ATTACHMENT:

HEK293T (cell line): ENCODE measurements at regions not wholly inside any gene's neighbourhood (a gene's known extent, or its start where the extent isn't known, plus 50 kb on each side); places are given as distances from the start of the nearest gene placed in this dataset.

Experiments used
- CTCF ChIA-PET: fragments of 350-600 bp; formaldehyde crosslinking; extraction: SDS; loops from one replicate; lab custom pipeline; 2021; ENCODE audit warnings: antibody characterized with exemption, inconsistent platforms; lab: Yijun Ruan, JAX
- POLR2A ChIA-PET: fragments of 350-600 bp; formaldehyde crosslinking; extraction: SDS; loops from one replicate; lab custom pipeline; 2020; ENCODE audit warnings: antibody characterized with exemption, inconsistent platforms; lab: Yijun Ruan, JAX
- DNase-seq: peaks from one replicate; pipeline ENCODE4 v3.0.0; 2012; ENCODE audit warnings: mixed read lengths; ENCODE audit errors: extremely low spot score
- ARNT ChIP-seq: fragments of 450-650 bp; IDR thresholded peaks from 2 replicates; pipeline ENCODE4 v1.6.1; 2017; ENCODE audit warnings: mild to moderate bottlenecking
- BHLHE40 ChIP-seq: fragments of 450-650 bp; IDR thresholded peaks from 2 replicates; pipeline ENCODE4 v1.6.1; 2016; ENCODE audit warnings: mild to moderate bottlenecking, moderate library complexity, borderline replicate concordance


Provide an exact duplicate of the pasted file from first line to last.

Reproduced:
HEK293T (cell line): ENCODE measurements at regions not wholly inside any gene's neighbourhood (a gene's known extent, or its start where the extent isn't known, plus 50 kb on each side); places are given as distances from the start of the nearest gene placed in this dataset.

Experiments used
- CTCF ChIA-PET: fragments of 350-600 bp; formaldehyde crosslinking; extraction: SDS; loops from one replicate; lab custom pipeline; 2021; ENCODE audit warnings: antibody characterized with exemption, inconsistent platforms; lab: Yijun Ruan, JAX
- POLR2A ChIA-PET: fragments of 350-600 bp; formaldehyde crosslinking; extraction: SDS; loops from one replicate; lab custom pipeline; 2020; ENCODE audit warnings: antibody characterized with exemption, inconsistent platforms; lab: Yijun Ruan, JAX
- DNase-seq: peaks from one replicate; pipeline ENCODE4 v3.0.0; 2012; ENCODE audit warnings: mixed read lengths; ENCODE audit errors: extremely low spot score
- ARNT ChIP-seq: fragments of 450-650 bp; IDR thresholded peaks from 2 replicates; pipeline ENCODE4 v1.6.1; 2017; ENCODE audit warnings: mild to moderate bottlenecking
- BHLHE40 ChIP-seq: fragments of 450-650 bp; IDR thresholded peaks from 2 replicates; pipeline ENCODE4 v1.6.1; 2016; ENCODE audit warnings: mild to moderate bottlenecking, moderate library complexity, borderline replicate concordance